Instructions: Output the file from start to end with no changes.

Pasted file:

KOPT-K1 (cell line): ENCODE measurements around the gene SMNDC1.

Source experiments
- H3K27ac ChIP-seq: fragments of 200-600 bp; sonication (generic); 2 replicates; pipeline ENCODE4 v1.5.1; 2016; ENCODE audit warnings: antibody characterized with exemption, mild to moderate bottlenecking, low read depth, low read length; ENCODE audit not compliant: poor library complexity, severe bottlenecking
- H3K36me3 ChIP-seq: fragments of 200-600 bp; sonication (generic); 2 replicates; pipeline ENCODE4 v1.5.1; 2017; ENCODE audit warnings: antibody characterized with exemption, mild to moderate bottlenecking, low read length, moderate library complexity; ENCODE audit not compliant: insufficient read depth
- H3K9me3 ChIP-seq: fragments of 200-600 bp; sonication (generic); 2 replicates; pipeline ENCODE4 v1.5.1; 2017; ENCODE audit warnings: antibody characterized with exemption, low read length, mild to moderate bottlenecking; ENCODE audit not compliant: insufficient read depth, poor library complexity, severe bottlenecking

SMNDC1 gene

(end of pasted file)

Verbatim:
KOPT-K1 (cell line): ENCODE measurements around the gene SMNDC1.

Source experiments
- H3K27ac ChIP-seq: fragments of 200-600 bp; sonication (generic); 2 replicates; pipeline ENCODE4 v1.5.1; 2016; ENCODE audit warnings: antibody characterized with exemption, mild to moderate bottlenecking, low read depth, low read length; ENCODE audit not compliant: poor library complexity, severe bottlenecking
- H3K36me3 ChIP-seq: fragments of 200-600 bp; sonication (generic); 2 replicates; pipeline ENCODE4 v1.5.1; 2017; ENCODE audit warnings: antibody characterized with exemption, mild to moderate bottlenecking, low read length, moderate library complexity; ENCODE audit not compliant: insufficient read depth
- H3K9me3 ChIP-seq: fragments of 200-600 bp; sonication (generic); 2 replicates; pipeline ENCODE4 v1.5.1; 2017; ENCODE audit warnings: antibody characterized with exemption, low read length, mild to moderate bottlenecking; ENCODE audit not compliant: insufficient read depth, poor library complexity, severe bottlenecking

SMNDC1 gene